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J Pers Disord. 2007 Oct;21(5):552-67.

Socio-demographic conditions, subjective somatic health, Axis I disorders and personality disorders in the common population: the relationship to quality of life.

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  • 1Department of Psychology, University of Oslo, Norway.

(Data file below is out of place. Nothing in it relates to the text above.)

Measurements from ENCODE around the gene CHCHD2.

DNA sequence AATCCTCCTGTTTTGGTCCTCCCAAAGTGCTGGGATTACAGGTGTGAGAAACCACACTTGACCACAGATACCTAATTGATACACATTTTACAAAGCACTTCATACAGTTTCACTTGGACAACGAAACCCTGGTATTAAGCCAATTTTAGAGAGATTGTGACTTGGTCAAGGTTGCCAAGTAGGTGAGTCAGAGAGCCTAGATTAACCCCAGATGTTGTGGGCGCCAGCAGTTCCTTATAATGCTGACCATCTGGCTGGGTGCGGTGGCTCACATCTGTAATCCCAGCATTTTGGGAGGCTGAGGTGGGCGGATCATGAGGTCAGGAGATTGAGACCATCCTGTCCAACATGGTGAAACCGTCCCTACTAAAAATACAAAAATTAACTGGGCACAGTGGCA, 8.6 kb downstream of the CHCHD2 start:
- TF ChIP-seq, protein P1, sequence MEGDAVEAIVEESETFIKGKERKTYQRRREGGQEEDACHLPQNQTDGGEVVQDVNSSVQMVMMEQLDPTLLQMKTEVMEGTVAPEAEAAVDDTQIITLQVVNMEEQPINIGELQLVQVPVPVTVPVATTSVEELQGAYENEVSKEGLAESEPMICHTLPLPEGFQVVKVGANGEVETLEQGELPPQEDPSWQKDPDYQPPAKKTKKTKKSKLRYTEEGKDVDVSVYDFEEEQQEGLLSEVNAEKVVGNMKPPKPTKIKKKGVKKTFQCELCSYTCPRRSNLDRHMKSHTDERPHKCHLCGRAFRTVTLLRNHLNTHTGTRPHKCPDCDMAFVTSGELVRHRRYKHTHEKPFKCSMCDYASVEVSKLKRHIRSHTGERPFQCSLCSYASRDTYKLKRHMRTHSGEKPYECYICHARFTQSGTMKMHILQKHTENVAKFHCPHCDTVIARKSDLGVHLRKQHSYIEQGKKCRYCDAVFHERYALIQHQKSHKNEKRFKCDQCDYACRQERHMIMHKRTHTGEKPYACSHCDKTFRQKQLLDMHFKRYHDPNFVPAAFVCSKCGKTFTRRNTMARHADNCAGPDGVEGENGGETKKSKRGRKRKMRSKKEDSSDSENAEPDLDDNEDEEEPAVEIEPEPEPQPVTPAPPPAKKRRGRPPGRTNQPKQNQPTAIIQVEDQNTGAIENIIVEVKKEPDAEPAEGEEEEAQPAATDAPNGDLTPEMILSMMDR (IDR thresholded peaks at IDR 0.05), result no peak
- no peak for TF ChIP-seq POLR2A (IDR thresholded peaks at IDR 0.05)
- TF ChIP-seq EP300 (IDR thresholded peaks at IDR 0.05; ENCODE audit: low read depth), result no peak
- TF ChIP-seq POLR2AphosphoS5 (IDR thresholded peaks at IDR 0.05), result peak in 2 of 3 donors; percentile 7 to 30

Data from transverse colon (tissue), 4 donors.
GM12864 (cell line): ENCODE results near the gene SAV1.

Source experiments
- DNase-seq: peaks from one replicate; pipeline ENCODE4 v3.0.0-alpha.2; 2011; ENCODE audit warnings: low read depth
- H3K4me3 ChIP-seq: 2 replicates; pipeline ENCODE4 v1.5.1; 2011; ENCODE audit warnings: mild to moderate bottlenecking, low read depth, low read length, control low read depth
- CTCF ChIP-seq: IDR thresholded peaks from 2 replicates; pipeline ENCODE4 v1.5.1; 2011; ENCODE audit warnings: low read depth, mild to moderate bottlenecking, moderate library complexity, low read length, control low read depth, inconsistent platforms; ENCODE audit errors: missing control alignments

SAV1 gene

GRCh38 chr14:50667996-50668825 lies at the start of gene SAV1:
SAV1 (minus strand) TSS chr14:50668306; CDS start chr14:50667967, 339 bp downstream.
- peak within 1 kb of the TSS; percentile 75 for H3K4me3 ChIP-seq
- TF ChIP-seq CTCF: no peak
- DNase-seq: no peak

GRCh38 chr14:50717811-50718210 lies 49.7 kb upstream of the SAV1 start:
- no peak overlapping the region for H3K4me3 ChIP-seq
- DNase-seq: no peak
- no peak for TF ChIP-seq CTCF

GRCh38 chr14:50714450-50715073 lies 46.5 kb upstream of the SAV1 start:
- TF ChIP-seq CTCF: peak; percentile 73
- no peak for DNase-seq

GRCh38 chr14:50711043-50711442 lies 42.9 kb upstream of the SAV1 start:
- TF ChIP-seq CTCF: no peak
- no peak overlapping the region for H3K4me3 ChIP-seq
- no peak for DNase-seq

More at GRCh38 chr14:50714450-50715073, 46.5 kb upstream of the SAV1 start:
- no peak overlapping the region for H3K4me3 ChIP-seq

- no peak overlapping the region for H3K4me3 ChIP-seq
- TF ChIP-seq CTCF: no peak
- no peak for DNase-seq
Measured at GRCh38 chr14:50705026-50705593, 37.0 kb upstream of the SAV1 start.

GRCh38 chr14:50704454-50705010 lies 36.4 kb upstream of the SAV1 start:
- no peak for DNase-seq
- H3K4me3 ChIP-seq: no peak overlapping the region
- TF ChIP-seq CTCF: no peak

Quality of life (QOL) was studied in a population of 2,065 subjects in Norway. A broad concept of QOL was applied, including subjective well-being, self-realization, negative life events, and a number of interpersonal relationships. The assessment of QOL, based on interview, was related to a number of socio-demographic variables, subjectively experienced somatic health, the most common Axis I disorders, and all Axis II personality disorders (PDs). The results of multivariate analyses showed that being female and living with a partner in the outskirts of a city and having good physical health are important positive correlates of QOL. Controlling for all these variables, major depression, dysthymic disorder, and somatoform disorders were the Axis I disorders that have a negative statistical effect on global QOL. Specific anxiety disorders did not add to the effects. Among the PDs, avoidant, schizotypal, paranoid, and schizoid PD traits were the most important statistical negative determinants of QOL, followed by borderline, dependent, antisocial, and also self-defeating and narcissistic PDs, restricted to some specific sub-indexes of QOL. The study also showed that our results vary and are sometimes the opposite, depending on the sub-index of QOL examined. The study showed that it is necessary to apply a broad concept of QOL to disclose the real nature or the relationship between mental disorders and QOL. Furthermore, demographic variables, subjectively experienced somatic health, Axis I disorders, and PD traits appeared to be independently associated with QOL.

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